Asma Khalid | KUNC

Asma Khalid

Asma Khalid is a political correspondent covering the 2020 presidential campaign.

Before joining NPR's political team, Asma helped launch a new team for Boston's NPR station WBUR where she reported on biz/tech and the Future of Work.

She's reported on a range of stories over the years — including the 2016 presidential campaign, the Boston Marathon bombings and the trial of James "Whitey" Bulger.

Asma got her start in journalism in her home state of Indiana, but was introduced to radio through an internship at BBC Newshour in London during grad school.

Joe Biden is a classic retail politician — a man who loves to shake hands, give hugs, take selfies and look voters directly in the eye, one-on-one. But now he can't do any of those things.

Instead, because of the coronavirus outbreak, his campaign is grounded: no rallies, no travel. It's all virtual fundraisers, live-streamed speeches, remote TV interviews, Facebook videos and volunteer Slack channels.

Updated at 10:37 p.m. ET

Joe Biden has run for president three times, and yet until Saturday, he had failed to ever win a primary or caucus.

The 77-year-old former vice president has now notched an expected yet much-needed victory in the South Carolina primary, according to The Associated Press's projection.

Cory Booker is a politician who sounds like a preacher.

"We may be down in a valley right now," he said during an Iowa campaign stop this week, "but I promise you, if you stand with me, if you caucus with me, if we stand for that spirit, I promise you, we will get to the mountaintop and we'll do it, because together as Americans, we know we will rise."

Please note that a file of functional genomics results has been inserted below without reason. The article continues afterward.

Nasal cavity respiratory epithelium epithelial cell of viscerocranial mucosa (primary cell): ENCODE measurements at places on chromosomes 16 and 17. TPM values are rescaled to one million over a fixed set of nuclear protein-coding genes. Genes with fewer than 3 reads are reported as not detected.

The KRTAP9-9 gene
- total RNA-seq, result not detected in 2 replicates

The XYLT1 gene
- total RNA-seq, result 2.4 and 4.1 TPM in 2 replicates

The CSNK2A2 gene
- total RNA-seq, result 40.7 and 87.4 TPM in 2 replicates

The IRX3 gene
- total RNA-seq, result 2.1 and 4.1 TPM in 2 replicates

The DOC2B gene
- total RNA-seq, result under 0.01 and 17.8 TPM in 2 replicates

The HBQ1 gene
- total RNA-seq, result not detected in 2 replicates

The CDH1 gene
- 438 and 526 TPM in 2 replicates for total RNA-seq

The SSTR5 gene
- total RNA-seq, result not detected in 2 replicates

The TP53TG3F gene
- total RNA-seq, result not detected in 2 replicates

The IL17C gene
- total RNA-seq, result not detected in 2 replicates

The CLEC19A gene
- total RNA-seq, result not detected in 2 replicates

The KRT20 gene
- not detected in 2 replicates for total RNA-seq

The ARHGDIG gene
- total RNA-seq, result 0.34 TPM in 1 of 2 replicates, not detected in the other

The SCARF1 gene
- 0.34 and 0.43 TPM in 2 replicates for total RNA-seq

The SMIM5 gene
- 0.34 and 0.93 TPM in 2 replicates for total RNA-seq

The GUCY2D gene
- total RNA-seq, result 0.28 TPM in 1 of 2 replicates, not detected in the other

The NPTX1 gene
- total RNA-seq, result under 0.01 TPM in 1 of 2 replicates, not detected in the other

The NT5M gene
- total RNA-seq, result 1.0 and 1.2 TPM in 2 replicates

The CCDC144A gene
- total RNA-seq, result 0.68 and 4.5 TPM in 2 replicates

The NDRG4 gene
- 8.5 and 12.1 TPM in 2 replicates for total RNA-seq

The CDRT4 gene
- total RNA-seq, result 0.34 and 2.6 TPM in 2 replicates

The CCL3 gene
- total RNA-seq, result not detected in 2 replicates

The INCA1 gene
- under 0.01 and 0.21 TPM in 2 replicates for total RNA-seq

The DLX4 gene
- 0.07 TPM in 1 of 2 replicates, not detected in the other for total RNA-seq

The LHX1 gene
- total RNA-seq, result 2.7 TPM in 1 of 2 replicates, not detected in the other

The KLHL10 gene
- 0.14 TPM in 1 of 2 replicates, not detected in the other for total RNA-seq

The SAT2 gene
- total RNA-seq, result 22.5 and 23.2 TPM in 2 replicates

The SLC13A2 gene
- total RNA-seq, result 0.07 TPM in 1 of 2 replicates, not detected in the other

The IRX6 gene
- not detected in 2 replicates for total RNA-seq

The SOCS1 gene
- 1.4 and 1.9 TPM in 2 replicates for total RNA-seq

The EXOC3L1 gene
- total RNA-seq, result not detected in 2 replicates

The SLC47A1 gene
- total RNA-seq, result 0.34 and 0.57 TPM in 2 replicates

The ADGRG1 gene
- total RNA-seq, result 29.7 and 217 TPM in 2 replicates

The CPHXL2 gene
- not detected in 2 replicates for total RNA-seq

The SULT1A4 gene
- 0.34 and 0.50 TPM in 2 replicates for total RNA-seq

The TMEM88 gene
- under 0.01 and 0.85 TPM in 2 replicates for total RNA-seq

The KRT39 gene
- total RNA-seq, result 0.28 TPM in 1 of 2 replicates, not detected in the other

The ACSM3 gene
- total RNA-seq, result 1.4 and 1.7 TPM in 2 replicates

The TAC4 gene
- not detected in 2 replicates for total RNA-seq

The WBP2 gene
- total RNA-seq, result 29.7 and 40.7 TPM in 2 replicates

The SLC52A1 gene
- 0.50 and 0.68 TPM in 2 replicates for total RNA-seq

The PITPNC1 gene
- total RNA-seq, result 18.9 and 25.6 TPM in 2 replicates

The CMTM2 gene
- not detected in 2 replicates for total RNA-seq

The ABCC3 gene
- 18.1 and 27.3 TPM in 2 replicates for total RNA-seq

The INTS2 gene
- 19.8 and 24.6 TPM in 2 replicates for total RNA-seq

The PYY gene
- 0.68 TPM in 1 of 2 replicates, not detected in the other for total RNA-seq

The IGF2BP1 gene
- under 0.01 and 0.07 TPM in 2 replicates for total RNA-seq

Michael Bloomberg, the billionaire former mayor of New York City, entered the Democratic presidential primary a month ago. He's already spent more than $100 million on advertising.

Bloomberg and Tom Steyer, another billionaire in the Democratic contest, have in total spent about $200 million so far, according to Advertising Analytics, a firm that tracks campaign ad expenditures.

When Elizabeth Warren arrived in Austin to teach law school at the University of Texas in the 1980s, colleagues say she was nothing close to the unapologetic progressive firebrand voters see today.

"She was quite consistently pro-business," said Calvin Johnson, who taught law school with Warren at the University of Texas. "And I'm sure she would not like to be called 'anti-consumer,' " he added. But, in his view, the future Massachusetts senator was "absolutely anti-consumer" on some positions at the time.

Updated at 3:25 p.m. ET

California Sen. Kamala Harris is dropping out of the presidential race, citing a lack of funds. She informed her campaign staff of the decision on a conference call and later sent an email to supporters, in which she wrote "my campaign for president simply doesn't have the financial resources we need to continue."

Sen. Elizabeth Warren has built a reputation as the presidential candidate with a plan for almost anything. Plans are her brand, so much so that her campaign shop sells T-shirts proclaiming "Warren has a plan for that."

New Jersey Sen. Cory Booker, one of half a dozen Democratic senators running for the White House, is reintroducing a bill on Thursday that would fundamentally end the federal government's prohibition on marijuana.

When bipartisan immigration discussions pop up, Democrats often insist it's hard to find a solution because of the GOP's immigration evolution. The days of Ronald Reagan endorsing an amnesty program and denouncing walls are long gone, replaced by President Trump's talk of "rapists" and quest for a wall.

In the spring of 2015, before Bernie Sanders had a campaign office in New Hampshire, Elizabeth Ropp, an acupuncturist, was making homemade signs for the Vermont senator.

"Bernie inspired me because as somebody who's lived without health insurance for most of my adult life, I want there to be a single-payer health care system," she said.

She was disappointed Sanders wasn't the nominee and is convinced that if he had been, Donald Trump would not be president.

"I want to see Bernie run again in 2020," said Ropp. "We need Bernie to run even if the field is crowded."

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